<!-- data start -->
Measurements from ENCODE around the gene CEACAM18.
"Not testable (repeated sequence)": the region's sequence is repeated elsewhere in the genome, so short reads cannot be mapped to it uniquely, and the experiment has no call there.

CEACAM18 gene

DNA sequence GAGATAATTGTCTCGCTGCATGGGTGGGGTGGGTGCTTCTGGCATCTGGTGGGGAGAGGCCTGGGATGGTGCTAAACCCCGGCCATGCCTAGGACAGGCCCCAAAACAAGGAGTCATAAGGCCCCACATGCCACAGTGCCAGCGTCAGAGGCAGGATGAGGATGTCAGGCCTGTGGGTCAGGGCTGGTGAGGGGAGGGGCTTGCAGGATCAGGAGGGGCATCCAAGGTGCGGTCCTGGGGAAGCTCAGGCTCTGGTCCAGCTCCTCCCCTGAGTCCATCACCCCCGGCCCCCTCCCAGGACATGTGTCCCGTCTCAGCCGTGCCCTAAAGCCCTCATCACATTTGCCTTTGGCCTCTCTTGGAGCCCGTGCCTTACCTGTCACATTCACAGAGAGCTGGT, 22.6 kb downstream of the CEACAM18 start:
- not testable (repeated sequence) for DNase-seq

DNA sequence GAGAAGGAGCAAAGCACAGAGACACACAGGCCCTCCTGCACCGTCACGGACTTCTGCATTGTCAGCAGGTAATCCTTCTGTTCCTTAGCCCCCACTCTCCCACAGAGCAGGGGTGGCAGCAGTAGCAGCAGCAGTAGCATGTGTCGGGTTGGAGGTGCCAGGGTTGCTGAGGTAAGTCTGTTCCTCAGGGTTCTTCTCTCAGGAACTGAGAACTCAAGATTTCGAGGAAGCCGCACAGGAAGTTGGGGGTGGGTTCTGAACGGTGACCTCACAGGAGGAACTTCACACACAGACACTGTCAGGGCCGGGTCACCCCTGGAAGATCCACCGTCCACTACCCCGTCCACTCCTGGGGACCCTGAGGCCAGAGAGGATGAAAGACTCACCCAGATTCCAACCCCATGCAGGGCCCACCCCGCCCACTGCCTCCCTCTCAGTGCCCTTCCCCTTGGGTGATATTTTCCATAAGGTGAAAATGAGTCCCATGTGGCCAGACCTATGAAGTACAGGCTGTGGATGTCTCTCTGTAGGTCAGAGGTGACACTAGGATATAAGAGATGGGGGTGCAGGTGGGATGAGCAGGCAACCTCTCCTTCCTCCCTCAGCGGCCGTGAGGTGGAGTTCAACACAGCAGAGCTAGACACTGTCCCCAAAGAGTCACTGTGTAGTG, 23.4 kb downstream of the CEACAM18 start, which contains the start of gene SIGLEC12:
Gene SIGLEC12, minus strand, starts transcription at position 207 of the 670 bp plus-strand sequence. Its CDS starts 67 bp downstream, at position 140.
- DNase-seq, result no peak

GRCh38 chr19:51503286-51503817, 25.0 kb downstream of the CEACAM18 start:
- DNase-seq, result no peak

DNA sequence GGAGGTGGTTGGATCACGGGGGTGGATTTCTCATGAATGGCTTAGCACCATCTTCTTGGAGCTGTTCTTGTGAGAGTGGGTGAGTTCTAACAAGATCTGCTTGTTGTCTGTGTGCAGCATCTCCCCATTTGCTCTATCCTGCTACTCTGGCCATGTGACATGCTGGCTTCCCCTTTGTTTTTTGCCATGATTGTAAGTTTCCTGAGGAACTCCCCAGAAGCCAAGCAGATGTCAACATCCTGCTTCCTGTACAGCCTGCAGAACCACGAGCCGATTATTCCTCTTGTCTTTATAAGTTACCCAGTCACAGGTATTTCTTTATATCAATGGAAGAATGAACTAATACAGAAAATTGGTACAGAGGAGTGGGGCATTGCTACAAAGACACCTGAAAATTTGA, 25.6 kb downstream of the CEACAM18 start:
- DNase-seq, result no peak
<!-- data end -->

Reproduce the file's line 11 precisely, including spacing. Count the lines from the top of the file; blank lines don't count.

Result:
DNA sequence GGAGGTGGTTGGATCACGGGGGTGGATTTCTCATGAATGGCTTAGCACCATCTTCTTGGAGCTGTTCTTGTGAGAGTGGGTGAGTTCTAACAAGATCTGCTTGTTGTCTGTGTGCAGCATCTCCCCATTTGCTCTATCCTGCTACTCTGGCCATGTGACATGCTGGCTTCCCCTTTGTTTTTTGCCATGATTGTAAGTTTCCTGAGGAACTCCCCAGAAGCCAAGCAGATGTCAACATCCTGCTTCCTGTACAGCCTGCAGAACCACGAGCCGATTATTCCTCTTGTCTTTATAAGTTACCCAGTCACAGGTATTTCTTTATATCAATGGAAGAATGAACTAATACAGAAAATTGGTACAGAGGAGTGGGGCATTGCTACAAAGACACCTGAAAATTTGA, 25.6 kb downstream of the CEACAM18 start: